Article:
News Release

Giving increased during the pandemic in areas hit hardest by COVID-19

Amidst the uncertainty, fear and tragedy of the pandemic, people became more financially generous toward others

Peer-Reviewed Publication

University of California - San Diego

Figure 1

image: Counties by COVID-19 threat and donation changes—March 2019 versus March 2020. Orange [blue] represents the presence [absence] of threat in March 2020. Darker [lighter] shades indicate an increase [decrease] in giving across all charity categories relative to March 2019. The map shows U.S. counties with inset maps for counties in Alaska and Hawaii. The chart on the right shows the proportion of counties in each “threat present” and “donations increased” group. view more 

Credit: UC San Diego

Charitable giving increased in counties that experienced COVID-19-related deaths, reveals a new study from the University of California San Diego’s Rady School of Management published in Nature’s Scientific Reports.

The findings reveal that during the study period from March to August of 2020, charitable giving increased in 78 percent of counties that experienced greater threat from COVID-19. Human services charities—organizations that help mitigate the effects of the pandemic—benefited the most from increases in generosity. These charities feed the hungry, shelter homeless, or care for the elderly or young children.

“While giving increased overall in areas affected by COVID-19, we also did not see decreases in donations to any charity categories, such as education or environmental issues,” said lead author Ariel Fridman, a PhD candidate in behavioral marketing at the Rady School. “This is surprising given that a record-high majority of Americans reported a worsening financial situation during the same time. This contradicts some prior work suggesting that when people experience such financial scarcity, they act out of their own self-interest to acquire financial wealth. For example, there was a decline in charitable giving during the 2008 financial crisis.”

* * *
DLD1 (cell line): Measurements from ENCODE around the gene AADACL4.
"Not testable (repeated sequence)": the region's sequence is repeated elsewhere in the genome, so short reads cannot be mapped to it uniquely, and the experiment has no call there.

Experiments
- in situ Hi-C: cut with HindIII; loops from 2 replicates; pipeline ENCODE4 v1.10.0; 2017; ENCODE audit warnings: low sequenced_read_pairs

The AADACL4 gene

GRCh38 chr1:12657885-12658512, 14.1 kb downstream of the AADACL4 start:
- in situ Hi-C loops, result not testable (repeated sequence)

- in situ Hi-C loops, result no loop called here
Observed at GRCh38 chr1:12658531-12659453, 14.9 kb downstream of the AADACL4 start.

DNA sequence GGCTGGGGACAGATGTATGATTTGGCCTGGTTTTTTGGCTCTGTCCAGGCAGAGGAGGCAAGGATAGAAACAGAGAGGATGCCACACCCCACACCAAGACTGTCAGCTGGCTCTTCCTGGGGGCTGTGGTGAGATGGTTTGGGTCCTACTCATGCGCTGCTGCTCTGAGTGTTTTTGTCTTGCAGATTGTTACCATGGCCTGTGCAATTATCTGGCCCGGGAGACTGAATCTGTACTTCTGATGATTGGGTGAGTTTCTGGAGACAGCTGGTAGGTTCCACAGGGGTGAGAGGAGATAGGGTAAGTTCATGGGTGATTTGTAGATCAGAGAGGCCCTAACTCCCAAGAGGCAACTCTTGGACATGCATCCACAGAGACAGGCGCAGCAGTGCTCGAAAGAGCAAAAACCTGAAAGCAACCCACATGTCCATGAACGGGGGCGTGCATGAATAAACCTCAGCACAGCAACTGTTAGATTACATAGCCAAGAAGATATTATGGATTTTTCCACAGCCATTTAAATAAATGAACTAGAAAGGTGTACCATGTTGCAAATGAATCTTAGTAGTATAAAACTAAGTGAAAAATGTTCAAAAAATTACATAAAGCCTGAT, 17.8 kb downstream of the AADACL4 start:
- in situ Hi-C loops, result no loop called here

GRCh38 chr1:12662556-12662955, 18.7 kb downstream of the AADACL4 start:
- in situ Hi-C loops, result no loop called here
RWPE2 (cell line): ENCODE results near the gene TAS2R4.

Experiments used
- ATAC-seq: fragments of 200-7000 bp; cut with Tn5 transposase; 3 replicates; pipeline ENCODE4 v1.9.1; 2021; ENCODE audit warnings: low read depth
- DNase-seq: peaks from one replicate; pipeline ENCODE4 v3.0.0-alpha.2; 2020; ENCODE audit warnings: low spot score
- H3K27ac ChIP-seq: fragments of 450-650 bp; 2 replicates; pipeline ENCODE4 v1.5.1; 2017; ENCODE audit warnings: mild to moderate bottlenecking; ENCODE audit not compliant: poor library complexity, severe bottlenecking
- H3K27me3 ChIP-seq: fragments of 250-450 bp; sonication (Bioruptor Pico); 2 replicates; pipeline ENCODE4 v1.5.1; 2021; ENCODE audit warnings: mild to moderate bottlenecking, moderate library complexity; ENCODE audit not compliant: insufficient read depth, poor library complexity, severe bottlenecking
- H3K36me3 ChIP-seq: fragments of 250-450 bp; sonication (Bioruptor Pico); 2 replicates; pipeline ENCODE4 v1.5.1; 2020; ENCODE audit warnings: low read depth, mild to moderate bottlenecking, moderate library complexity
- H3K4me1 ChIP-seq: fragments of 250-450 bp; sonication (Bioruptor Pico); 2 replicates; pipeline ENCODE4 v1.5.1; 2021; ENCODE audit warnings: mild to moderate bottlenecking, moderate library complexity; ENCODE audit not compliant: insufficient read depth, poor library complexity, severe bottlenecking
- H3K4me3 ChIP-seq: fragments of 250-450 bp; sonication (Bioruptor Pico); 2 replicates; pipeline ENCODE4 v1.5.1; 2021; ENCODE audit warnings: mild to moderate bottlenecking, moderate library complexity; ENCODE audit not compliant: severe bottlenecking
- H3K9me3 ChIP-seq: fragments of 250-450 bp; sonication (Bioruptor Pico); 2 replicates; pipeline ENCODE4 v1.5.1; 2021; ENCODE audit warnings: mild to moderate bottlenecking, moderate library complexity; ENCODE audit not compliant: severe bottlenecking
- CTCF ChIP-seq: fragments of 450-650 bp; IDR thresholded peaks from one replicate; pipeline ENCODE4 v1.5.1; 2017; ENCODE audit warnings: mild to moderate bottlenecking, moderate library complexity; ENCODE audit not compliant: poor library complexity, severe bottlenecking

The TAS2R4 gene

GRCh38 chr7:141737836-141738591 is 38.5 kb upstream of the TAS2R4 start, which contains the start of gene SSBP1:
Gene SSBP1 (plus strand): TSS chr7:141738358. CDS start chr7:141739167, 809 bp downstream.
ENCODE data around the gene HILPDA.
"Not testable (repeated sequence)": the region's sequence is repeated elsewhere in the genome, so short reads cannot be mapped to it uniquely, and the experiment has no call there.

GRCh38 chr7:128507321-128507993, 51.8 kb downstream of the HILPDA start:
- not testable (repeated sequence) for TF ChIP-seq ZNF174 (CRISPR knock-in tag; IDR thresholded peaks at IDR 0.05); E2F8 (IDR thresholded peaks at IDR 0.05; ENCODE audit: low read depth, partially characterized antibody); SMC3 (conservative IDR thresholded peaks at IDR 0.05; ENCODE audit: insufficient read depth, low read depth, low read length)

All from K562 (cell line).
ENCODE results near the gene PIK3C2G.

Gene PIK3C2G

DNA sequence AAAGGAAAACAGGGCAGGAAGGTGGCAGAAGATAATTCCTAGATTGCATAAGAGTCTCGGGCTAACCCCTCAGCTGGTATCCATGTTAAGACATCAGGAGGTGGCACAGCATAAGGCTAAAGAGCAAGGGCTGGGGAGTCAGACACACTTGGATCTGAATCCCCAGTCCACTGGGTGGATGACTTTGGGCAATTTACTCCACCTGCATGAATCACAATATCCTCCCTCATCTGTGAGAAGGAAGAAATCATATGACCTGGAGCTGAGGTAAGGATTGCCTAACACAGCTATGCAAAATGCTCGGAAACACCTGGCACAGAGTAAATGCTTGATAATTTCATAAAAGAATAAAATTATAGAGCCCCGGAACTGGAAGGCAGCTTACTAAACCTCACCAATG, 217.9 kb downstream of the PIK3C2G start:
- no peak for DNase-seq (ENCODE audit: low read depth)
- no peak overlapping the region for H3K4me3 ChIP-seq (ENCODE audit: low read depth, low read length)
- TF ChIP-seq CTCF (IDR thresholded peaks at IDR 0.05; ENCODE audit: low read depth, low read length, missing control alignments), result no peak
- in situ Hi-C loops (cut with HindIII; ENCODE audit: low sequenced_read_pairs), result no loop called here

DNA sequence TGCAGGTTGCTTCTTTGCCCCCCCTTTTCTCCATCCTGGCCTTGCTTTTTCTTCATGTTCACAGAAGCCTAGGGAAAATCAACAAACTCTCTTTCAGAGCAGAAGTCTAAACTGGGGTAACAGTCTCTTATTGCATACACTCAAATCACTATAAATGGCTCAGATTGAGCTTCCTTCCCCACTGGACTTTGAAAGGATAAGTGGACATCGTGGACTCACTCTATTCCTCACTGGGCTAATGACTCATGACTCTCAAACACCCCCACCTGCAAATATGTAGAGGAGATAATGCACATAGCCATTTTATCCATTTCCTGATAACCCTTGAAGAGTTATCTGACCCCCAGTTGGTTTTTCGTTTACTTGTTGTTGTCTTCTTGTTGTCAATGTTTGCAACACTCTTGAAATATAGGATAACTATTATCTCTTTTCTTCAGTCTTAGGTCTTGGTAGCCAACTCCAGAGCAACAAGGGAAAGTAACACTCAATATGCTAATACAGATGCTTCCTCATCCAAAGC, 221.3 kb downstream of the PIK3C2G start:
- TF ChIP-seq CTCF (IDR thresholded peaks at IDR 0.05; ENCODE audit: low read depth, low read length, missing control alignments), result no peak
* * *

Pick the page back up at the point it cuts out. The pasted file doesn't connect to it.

Fridman and co-authors Rachel Gershon, assistant professor of marketing at the Rady School and Ayelet Gneezy, the Carol Lazier and Family Endowed Chair in Social Innovation and Impact also at the Rady School, embarked on the study to gauge if individuals would act in more self-serving ways during the crisis because in the early days of the pandemic, behavior inconsiderate of others was evident with people hoarding toilet paper, masks, disinfectants and other supplies.

“Amidst the uncertainty, fear, and tragedy of the pandemic, we find a silver lining: people became more financially generous toward others in the presence of the COVID-19 threat,” write the authors. “This work adds to our understanding of human behavior during times of crisis.”

The authors analyzed donations data from Charity Navigator spanning July 2016 to December 2020. They found that from March to December 2020, giving in counties where COVID-19 deaths occurred increased by about 30 percent. They used an additional dataset from field work they conducted which measured giving behavior of 1,000 members of the public that were broadly representative of the U.S. population. From March to August 2020, these participants played an economics game via Amazon’s Mechanical Turk which assessed their generosity on a monthly basis.

The researchers compared the two charitable giving datasets to a measure of threat from the novel coronavirus based on new, daily COVID-19 deaths per million in U.S. counties using data from Johns Hopkins. The findings consistently revealed increased generosity in areas where COVID-19 deaths occurred.

“Individuals may have been motivated to give more as a result of increased feelings of sympathy,” the authors write. “They also could have had a desire to regain a sense of agency while they were in a situation where they felt they had little control. Or it could be that people were faced with their own mortality more because unfortunately, the pandemic made death more salient. Donors may have also given to experience positive emotions (e.g., warm glow) during a stressful period.”

The data from Charity Navigator also revealed individuals donated to honor those who passed away during the pandemic, or were otherwise affected. It shows that the proportion of donations made “in memory of” someone was significantly greater in 2020 than every prior year.

They conclude, “Our findings have significant societal implications and advance our understanding of economic and psychological theories of social preferences in times of crises.”

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